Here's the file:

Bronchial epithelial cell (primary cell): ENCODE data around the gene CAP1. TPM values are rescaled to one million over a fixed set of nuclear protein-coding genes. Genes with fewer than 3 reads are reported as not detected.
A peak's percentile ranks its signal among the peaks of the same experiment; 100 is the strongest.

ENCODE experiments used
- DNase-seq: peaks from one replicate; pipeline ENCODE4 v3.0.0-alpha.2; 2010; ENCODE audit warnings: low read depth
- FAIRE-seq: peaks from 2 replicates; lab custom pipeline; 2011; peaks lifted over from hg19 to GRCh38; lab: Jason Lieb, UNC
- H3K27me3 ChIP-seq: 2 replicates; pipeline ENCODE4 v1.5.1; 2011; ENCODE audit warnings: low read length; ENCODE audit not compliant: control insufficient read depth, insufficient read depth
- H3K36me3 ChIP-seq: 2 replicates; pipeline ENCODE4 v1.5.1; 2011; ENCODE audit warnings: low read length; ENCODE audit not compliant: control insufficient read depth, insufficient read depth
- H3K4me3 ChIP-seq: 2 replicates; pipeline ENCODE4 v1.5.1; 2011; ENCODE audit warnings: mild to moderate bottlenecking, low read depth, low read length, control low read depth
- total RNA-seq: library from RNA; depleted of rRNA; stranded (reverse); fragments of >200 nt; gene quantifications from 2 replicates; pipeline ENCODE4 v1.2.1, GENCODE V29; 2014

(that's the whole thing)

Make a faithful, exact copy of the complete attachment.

Bronchial epithelial cell (primary cell): ENCODE data around the gene CAP1. TPM values are rescaled to one million over a fixed set of nuclear protein-coding genes. Genes with fewer than 3 reads are reported as not detected.
A peak's percentile ranks its signal among the peaks of the same experiment; 100 is the strongest.

ENCODE experiments used
- DNase-seq: peaks from one replicate; pipeline ENCODE4 v3.0.0-alpha.2; 2010; ENCODE audit warnings: low read depth
- FAIRE-seq: peaks from 2 replicates; lab custom pipeline; 2011; peaks lifted over from hg19 to GRCh38; lab: Jason Lieb, UNC
- H3K27me3 ChIP-seq: 2 replicates; pipeline ENCODE4 v1.5.1; 2011; ENCODE audit warnings: low read length; ENCODE audit not compliant: control insufficient read depth, insufficient read depth
- H3K36me3 ChIP-seq: 2 replicates; pipeline ENCODE4 v1.5.1; 2011; ENCODE audit warnings: low read length; ENCODE audit not compliant: control insufficient read depth, insufficient read depth
- H3K4me3 ChIP-seq: 2 replicates; pipeline ENCODE4 v1.5.1; 2011; ENCODE audit warnings: mild to moderate bottlenecking, low read depth, low read length, control low read depth
- total RNA-seq: library from RNA; depleted of rRNA; stranded (reverse); fragments of >200 nt; gene quantifications from 2 replicates; pipeline ENCODE4 v1.2.1, GENCODE V29; 2014